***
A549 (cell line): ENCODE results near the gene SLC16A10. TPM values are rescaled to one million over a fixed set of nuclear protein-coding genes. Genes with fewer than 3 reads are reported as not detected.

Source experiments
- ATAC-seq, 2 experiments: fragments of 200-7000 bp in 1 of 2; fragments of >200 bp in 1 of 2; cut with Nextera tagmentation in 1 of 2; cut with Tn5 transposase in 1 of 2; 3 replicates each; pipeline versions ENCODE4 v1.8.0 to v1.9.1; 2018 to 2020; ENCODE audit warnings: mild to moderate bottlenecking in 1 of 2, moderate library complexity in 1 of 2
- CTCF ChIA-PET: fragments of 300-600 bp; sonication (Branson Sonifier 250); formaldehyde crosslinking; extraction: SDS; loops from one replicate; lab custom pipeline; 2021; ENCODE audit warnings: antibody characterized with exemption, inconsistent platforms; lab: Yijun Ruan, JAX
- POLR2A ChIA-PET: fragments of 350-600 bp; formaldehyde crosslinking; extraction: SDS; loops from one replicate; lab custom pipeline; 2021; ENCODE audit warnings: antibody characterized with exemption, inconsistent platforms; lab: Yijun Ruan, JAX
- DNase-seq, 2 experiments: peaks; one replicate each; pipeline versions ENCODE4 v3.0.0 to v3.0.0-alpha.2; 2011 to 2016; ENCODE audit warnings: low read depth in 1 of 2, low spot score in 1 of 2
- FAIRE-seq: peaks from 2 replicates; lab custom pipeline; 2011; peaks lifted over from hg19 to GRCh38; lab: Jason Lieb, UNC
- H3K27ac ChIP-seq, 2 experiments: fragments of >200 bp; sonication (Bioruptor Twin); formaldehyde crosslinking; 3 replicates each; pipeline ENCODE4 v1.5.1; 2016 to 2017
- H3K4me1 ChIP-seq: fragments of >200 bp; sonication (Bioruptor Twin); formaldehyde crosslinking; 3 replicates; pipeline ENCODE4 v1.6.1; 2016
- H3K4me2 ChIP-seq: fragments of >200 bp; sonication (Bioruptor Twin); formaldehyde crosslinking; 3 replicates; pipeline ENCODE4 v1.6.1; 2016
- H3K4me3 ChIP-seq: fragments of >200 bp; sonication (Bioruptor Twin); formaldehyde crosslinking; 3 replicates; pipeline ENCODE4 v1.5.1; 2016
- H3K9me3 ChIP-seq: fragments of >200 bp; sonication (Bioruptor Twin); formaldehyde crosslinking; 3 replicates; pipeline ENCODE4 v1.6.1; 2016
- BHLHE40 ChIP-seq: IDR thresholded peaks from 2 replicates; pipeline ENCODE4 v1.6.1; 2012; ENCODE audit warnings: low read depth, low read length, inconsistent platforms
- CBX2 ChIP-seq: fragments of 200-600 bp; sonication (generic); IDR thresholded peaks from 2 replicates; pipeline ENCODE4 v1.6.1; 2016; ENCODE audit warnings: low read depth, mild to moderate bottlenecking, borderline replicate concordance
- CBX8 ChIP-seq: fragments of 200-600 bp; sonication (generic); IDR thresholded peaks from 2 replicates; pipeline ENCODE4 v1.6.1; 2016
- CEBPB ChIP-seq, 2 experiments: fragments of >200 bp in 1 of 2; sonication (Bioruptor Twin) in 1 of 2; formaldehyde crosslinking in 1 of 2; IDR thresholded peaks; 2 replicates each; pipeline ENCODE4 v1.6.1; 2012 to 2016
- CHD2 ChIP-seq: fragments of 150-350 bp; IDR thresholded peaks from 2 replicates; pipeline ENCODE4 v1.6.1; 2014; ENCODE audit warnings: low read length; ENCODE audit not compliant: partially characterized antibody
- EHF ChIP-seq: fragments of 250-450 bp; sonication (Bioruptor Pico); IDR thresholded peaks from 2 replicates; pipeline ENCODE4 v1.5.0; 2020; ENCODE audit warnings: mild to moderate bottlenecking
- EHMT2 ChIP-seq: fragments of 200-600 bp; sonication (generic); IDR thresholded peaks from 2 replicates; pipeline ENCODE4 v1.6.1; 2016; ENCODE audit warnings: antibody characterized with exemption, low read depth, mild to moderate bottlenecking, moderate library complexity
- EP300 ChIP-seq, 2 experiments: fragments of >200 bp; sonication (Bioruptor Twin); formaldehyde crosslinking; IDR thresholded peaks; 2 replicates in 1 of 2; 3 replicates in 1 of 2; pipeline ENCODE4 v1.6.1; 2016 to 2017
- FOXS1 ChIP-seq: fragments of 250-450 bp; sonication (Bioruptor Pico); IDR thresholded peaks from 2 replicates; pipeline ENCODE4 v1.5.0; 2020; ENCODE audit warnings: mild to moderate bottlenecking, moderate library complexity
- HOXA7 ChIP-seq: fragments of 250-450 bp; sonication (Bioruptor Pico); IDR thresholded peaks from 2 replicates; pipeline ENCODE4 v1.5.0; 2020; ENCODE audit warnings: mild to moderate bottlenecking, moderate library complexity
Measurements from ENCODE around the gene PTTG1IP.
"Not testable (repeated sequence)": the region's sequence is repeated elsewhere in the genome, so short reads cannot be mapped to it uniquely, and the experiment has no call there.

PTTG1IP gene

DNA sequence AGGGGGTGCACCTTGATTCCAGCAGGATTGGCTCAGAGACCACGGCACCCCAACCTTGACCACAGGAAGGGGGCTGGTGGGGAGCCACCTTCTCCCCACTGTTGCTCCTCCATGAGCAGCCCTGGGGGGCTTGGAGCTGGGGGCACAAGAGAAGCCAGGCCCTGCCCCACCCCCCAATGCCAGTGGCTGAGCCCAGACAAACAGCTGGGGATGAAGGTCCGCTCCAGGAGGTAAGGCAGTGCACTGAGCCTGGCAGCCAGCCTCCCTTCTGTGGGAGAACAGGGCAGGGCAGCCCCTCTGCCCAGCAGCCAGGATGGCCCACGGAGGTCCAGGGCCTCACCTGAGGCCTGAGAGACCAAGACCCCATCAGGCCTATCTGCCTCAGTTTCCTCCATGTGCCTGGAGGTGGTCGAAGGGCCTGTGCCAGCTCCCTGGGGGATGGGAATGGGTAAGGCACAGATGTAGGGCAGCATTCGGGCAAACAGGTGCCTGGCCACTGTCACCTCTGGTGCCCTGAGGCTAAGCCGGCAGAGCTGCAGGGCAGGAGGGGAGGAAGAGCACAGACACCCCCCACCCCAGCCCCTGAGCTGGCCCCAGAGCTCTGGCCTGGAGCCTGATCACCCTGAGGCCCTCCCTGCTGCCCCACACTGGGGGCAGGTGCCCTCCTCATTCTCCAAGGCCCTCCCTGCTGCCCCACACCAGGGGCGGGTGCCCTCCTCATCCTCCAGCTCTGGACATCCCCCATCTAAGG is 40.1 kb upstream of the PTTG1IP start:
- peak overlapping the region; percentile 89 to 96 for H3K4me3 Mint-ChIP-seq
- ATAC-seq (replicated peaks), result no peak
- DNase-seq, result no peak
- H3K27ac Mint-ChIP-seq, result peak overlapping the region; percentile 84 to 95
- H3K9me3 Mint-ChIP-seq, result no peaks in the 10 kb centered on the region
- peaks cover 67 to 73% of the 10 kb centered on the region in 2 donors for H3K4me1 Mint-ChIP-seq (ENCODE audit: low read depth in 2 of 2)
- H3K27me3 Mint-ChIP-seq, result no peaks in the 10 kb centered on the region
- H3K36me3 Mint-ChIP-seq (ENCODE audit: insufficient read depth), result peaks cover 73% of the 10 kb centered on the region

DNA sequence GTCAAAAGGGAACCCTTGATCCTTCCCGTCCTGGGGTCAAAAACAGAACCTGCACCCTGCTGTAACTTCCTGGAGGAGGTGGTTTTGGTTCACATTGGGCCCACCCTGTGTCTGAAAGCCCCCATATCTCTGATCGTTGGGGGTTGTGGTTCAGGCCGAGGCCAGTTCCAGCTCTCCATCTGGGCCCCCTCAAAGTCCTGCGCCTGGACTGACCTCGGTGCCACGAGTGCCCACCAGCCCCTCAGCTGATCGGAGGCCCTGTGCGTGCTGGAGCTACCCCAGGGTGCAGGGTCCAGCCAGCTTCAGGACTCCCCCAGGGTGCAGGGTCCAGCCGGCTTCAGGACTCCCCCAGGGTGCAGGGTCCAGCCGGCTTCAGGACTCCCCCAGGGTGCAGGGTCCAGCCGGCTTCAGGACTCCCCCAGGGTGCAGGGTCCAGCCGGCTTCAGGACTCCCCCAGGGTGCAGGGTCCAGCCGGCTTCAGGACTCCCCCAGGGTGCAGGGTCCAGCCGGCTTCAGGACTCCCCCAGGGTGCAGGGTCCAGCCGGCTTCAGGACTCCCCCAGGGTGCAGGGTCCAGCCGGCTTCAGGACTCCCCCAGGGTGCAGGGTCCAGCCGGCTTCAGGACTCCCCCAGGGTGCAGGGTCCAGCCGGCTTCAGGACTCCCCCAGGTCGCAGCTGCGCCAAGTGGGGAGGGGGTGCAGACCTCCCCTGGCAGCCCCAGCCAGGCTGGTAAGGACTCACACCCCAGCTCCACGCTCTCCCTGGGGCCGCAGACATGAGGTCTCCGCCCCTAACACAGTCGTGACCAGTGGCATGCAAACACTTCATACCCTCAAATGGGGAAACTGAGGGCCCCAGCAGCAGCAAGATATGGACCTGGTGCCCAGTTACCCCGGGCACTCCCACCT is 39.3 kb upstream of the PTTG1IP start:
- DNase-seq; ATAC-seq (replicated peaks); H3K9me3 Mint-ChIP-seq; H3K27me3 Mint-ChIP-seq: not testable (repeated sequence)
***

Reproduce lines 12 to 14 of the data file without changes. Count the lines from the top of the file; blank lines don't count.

- H3K9me3 ChIP-seq: fragments of >200 bp; sonication (Bioruptor Twin); formaldehyde crosslinking; 3 replicates; pipeline ENCODE4 v1.6.1; 2016
- BHLHE40 ChIP-seq: IDR thresholded peaks from 2 replicates; pipeline ENCODE4 v1.6.1; 2012; ENCODE audit warnings: low read depth, low read length, inconsistent platforms
- CBX2 ChIP-seq: fragments of 200-600 bp; sonication (generic); IDR thresholded peaks from 2 replicates; pipeline ENCODE4 v1.6.1; 2016; ENCODE audit warnings: low read depth, mild to moderate bottlenecking, borderline replicate concordance